This blog article will go over all the different types of basses available on the market today. We will go over: number of strings, body styles, pickup types, different electronics systems, acoustic basses, short scale necks, etc. to help you find the perfect bass for your playing style.
Upright vs. Bass Guitar
The first question to ask yourself when deciding on a bass is whether you want an upright bass or a bass guitar. The tuning is the same for any bass instrument, but the sound, size, and neck scale is a bit different. Upright basses are much larger, have fret-less necks, and have a traditional sound. Bass guitars have pickups, come with fretted or fret-less necks, and have a bit more modern sound. Your genre preference comes into play with this choice. No orchestra conductor will allow a bass guitar player in the orchestra and there are some purists out there who frown on bass guitars in jazz or traditional country music. If you like effects pedals, it is much easier to run a bass guitar through pedals than an upright bass with a pickup installed (with acoustic pickups there tends to be more possibility for feedback).
However, you can also find electric upright basses on the market today. These basses are much slimmer than their acoustic counterparts, but the neck is the same length and they are designed with magnetic pickups, like a bass guitar, rather than piezo pickups installed on acoustic upright basses. They are a fairly modern invention that make a good alternative for those who want the sound of an upright bass, but want something a bit more portable.
Bass Guitar Types
Several types of basses exist on the market today for those looking to play bass guitar. The most traditional bass guitar is the P-Bass. It was the first electric bass guitar invented. It has a split coil humbucker pickup (meaning the dual coil of the humbucker is split between the strings giving a hybrid sound of a single coil and humbucker) and a cutaway body style. Although it was the first type of electric bass invented, a good P-Bass is still one of the most sought after types of basses on the market today. Turn the tone knob low and you get a deep, almost rumbling sound. Turn it high and you get a sharp tone that still has great low end.
The next most common electric bass type is the Jazz bass. It features two single coil pickups and a narrow neck. You can blend the tones between the two pickups allowing for more nuanced tone control. As the name suggests, the Jazz bass is great for jazz, but it also has a punchy tone making it good for slap bass or music in which you want the bass to cut through more rather than sit in the deep bass sonic pockets.
You can also find bass guitars with one or two humbuckers. Like the electric guitar humbuckers, bass guitar humbuckers generally have a bit of a thicker sound than a P-Bass or Jazz Bass. On bass guitars with two pickups you can blend the tone and volumes of the two pickups to get a particular tone you want. Generally on the guitars with two humbuckers the neck pickup is a bit punchier while the bridge position pickup has the thick low-end, so with the volume and tone knobs you get a lot of customization for the tone.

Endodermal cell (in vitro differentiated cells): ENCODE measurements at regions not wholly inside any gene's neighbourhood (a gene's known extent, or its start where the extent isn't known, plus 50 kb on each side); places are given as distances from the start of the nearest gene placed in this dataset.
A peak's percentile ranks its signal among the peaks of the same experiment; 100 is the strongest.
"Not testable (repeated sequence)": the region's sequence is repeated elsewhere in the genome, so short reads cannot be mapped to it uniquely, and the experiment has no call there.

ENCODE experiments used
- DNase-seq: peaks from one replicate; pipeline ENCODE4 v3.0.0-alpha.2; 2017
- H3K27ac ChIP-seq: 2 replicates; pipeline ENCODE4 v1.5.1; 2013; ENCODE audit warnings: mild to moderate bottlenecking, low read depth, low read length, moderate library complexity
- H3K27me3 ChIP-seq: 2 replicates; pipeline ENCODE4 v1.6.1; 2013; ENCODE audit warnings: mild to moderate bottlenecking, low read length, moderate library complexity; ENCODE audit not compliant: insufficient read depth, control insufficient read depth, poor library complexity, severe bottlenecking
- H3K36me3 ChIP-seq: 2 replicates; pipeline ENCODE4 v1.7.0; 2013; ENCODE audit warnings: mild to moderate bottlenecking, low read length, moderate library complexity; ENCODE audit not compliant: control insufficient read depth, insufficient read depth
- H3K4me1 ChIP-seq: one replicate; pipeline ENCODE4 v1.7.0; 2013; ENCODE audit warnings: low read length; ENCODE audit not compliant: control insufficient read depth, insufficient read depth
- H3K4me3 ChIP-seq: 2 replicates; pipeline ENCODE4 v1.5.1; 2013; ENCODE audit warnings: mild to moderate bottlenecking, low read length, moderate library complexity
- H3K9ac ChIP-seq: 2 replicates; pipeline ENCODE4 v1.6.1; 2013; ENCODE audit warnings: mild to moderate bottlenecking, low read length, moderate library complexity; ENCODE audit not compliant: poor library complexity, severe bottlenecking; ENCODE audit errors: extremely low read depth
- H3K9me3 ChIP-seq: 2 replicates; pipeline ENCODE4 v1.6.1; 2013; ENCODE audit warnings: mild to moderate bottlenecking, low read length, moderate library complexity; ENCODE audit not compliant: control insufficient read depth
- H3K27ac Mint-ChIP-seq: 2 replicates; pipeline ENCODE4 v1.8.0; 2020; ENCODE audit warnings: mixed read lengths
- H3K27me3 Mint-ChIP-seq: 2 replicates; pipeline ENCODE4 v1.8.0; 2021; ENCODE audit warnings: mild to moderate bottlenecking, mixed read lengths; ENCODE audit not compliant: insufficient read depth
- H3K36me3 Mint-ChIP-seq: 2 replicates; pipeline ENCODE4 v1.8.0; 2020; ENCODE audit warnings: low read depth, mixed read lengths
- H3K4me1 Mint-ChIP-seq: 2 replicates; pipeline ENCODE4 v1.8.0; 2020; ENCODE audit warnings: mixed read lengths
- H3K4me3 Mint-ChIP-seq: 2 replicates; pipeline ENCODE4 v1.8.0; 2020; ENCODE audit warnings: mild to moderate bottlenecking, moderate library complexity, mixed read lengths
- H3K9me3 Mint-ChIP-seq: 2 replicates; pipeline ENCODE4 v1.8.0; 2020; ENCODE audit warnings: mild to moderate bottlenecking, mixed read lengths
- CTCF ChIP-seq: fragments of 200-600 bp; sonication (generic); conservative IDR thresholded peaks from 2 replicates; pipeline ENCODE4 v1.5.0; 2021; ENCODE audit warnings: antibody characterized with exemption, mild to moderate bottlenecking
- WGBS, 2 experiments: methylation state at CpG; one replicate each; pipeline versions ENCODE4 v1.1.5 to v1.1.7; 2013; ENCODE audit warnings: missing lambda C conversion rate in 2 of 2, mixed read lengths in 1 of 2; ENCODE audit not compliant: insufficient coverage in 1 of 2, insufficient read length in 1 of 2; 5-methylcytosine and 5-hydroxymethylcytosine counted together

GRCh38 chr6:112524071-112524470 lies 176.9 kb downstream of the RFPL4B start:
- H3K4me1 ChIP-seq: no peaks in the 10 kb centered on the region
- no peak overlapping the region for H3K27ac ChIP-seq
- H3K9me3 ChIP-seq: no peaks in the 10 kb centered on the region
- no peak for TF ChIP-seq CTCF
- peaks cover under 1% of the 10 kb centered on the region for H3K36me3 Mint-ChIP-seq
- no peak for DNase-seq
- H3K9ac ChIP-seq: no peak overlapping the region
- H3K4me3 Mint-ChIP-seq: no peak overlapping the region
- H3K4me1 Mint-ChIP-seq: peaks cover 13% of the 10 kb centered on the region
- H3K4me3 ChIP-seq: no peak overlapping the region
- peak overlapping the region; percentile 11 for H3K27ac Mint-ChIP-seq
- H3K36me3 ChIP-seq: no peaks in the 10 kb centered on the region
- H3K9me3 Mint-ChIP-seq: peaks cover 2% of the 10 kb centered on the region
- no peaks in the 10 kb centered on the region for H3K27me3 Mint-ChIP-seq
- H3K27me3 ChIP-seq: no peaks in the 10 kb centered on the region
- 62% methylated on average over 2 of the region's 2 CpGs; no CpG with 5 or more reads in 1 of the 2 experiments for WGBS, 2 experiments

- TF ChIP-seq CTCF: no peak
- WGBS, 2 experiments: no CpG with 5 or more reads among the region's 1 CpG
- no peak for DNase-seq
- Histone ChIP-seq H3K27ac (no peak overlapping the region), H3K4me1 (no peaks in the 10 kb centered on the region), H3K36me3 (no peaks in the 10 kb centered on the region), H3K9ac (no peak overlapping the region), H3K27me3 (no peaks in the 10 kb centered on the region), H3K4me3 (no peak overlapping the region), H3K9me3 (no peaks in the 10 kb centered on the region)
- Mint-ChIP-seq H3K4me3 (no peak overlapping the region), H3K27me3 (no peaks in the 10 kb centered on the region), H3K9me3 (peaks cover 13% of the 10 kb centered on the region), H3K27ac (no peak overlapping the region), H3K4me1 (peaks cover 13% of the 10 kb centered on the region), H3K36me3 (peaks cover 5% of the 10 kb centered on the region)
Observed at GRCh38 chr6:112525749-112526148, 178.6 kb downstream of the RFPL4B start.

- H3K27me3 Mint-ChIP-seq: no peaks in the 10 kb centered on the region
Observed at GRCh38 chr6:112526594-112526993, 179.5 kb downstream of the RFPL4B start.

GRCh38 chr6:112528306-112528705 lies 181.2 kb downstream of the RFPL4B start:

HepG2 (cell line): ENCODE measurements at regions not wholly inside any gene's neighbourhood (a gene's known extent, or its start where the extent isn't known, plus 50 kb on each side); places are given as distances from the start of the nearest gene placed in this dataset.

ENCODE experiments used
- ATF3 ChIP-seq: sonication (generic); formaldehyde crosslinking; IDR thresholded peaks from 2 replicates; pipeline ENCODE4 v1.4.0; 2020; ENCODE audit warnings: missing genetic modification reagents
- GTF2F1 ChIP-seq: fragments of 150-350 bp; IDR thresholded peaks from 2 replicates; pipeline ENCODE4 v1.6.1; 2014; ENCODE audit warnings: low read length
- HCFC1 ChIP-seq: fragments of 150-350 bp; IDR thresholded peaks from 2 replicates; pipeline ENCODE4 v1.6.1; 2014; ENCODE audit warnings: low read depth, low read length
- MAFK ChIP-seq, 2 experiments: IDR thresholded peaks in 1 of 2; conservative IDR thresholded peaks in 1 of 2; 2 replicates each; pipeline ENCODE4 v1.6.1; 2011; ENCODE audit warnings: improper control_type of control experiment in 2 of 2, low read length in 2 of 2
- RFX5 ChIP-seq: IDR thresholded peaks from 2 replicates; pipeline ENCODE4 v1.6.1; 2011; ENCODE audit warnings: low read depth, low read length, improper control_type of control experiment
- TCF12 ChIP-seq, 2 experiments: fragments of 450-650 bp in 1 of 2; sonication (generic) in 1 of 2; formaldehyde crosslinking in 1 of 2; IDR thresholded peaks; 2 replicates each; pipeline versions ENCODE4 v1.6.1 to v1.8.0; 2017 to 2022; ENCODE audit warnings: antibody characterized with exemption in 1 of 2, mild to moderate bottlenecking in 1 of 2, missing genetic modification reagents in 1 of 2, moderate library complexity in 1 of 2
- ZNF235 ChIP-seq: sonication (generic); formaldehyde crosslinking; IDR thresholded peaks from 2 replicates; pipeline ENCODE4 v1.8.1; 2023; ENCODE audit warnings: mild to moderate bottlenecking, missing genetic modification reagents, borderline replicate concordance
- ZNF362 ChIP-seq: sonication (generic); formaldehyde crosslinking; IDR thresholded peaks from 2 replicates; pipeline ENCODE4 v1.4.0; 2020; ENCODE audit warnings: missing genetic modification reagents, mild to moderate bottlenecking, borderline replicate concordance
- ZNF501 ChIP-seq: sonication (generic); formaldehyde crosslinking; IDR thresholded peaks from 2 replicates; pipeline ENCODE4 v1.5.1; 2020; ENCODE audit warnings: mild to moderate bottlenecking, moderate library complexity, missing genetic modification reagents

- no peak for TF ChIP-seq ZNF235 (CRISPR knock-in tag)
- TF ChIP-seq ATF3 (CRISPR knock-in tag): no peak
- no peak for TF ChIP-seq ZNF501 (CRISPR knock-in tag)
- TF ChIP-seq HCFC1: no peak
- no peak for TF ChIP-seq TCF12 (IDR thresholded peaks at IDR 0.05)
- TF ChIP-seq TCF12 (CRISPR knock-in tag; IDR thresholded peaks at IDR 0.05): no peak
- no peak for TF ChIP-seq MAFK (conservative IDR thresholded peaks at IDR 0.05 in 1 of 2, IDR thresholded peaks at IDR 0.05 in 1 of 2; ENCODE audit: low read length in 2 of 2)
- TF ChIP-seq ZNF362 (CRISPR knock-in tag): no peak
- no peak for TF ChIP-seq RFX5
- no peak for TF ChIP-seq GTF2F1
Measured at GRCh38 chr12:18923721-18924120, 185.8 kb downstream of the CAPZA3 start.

One other type of bass guitar is the acoustic-electric bass. These types of basses look like acoustic guitars, but are made the same size as any other electric bass. You can hear them without an amp so they are great for playing outside or at a moment’s notice if you don’t have an amp and cables handy. They also have piezo pickups, which are different than other electric bass guitar pickups, so their tone is a bit different. Piezo pickups are more prone to feedback so adjust volume slowly (especially when using pedals).
Other Considerations for Bass Guitars
There are a few other options to consider if you decide you want a bass guitar. One of them is the number of strings. Traditionally, bass instruments are designed with 4 strings. However, you can find any type of upright or bass guitar with 5 or 6 strings. 5 string basses come with a string lower than the traditional E string, the low B, and 6 string basses have the low B and a string tuned higher than the G string, a high B. Some players find the extra strings useful. You can find different chord shapes, have a greater frequency range than a traditional bass, and conserve some hand movement with notes being more accessible on more parts of the neck. However, some bassists prefer the traditional 4 strings claiming that you can find any sound you need with 4 strings and these extra notes on a 5 or 6 string bass do not belong in the bass range.
Another consideration for a bass guitar is whether or not you want frets. A fretted bass guitar is more common, however you can find fret-less bass guitars as well. This will give you the ability to slide and have a smoother tone similar to an upright bass. In the beginning it can be more difficult to find the exact notes on a fret-less bass, but with a little practice playing a fret-less bass will become natural.
Finally, one last consideration for your perfect type of bass guitar: the scale of the neck. A bass guitar fretboard that is the full, traditional length is known as full scale. You can find ¾ scale bass guitars as well as short scale bass guitars. On the shorter scale bass guitars the frets are closer together making it easier to navigate between frets for those with smaller hands. Short scale basses may have fallen into a bit of obscurity and have gotten a reputation as being for children or beginners, but this is hardly the case.
This blog entry has covered most of the types of basses available on the market today. You can find traditional basses made with the same process for hundreds of years as well as types of bass guitars or electric upright basses that didn’t exist thirty years ago. Every element of a bass will change its tone and it is important to find the elements to create the right tone for you.